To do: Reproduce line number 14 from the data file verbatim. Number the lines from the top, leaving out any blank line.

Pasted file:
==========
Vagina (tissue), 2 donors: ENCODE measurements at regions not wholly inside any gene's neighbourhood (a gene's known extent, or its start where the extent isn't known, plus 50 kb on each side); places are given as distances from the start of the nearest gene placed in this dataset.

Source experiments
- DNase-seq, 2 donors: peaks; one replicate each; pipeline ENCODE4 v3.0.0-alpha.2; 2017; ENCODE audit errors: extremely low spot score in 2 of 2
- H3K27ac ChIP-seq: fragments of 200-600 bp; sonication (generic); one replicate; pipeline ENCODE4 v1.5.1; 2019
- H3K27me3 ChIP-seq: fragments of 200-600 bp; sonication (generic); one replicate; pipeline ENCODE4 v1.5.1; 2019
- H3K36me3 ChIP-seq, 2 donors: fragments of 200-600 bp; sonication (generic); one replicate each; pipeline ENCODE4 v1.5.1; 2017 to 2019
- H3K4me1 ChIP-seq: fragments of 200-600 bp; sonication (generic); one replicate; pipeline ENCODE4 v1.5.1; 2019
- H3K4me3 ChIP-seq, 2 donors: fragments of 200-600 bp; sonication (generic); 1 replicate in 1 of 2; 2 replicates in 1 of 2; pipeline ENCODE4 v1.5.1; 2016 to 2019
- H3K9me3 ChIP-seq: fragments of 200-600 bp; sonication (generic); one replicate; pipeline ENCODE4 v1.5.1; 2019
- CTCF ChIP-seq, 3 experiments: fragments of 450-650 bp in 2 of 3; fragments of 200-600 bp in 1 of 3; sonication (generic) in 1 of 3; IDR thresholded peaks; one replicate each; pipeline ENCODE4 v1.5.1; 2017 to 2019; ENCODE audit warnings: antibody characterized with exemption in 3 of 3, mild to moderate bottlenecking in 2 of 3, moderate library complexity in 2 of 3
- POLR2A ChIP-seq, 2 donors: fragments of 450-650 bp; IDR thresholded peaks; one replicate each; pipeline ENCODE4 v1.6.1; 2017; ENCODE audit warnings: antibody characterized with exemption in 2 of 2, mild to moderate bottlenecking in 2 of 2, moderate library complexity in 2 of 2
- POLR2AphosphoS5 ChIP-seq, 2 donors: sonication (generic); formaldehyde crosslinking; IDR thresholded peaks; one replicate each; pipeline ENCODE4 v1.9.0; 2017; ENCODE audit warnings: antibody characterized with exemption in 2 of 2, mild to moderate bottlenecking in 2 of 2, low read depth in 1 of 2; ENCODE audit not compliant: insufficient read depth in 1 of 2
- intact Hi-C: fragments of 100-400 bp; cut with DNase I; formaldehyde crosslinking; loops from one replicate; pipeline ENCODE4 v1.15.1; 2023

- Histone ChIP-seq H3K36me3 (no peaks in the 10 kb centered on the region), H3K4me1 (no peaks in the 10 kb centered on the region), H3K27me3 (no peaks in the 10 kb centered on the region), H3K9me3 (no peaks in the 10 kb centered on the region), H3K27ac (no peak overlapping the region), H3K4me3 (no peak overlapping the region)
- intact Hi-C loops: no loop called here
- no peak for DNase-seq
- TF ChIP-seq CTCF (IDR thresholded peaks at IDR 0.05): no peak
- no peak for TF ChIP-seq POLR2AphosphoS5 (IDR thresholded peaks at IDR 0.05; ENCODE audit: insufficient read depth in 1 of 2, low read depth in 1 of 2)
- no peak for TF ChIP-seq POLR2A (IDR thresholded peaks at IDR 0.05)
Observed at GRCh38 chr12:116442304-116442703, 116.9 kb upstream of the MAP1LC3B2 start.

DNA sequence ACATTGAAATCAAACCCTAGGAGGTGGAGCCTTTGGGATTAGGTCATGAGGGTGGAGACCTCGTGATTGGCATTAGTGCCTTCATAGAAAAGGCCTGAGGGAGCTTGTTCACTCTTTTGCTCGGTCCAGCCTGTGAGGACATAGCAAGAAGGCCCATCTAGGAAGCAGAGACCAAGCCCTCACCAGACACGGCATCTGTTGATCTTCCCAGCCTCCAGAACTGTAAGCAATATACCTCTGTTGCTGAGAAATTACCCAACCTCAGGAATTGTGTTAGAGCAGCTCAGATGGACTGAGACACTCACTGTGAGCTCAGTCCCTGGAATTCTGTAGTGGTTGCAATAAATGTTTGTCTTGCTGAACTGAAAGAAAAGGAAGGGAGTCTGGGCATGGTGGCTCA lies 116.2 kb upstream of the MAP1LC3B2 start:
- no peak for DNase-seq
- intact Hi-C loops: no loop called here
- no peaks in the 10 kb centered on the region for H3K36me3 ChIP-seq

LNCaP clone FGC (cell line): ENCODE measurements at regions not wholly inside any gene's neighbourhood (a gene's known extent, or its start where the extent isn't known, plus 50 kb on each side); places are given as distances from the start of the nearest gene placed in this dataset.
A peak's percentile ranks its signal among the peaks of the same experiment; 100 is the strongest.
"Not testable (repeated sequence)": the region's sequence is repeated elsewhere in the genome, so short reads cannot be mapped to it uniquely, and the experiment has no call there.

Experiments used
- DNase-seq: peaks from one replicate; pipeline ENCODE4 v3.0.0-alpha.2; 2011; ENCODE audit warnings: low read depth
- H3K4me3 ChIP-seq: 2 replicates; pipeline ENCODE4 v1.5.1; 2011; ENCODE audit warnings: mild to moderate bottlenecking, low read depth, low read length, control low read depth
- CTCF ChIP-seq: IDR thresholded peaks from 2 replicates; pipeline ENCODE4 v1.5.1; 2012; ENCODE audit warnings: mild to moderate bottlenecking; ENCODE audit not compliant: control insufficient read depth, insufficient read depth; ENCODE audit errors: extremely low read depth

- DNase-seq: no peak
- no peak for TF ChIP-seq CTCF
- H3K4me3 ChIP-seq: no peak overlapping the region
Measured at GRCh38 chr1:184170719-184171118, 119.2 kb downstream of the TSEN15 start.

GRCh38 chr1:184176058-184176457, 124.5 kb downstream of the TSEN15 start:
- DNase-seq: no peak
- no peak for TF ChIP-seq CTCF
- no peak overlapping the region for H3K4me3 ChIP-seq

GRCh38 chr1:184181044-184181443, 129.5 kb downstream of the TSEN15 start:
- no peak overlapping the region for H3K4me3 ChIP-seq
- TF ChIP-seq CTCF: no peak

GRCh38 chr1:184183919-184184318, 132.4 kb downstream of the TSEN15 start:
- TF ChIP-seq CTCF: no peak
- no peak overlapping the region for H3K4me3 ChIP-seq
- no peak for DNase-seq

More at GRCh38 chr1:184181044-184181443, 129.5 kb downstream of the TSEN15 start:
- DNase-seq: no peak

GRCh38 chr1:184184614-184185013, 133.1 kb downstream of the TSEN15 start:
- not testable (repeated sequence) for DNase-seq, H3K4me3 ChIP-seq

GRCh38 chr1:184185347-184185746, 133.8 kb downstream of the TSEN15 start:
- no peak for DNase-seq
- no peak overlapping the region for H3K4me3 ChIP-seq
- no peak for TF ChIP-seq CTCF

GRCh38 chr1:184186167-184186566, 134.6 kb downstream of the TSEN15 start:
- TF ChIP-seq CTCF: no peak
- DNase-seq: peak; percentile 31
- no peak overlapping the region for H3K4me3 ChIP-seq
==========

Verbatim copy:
- Histone ChIP-seq H3K36me3 (no peaks in the 10 kb centered on the region), H3K4me1 (no peaks in the 10 kb centered on the region), H3K27me3 (no peaks in the 10 kb centered on the region), H3K9me3 (no peaks in the 10 kb centered on the region), H3K27ac (no peak overlapping the region), H3K4me3 (no peak overlapping the region)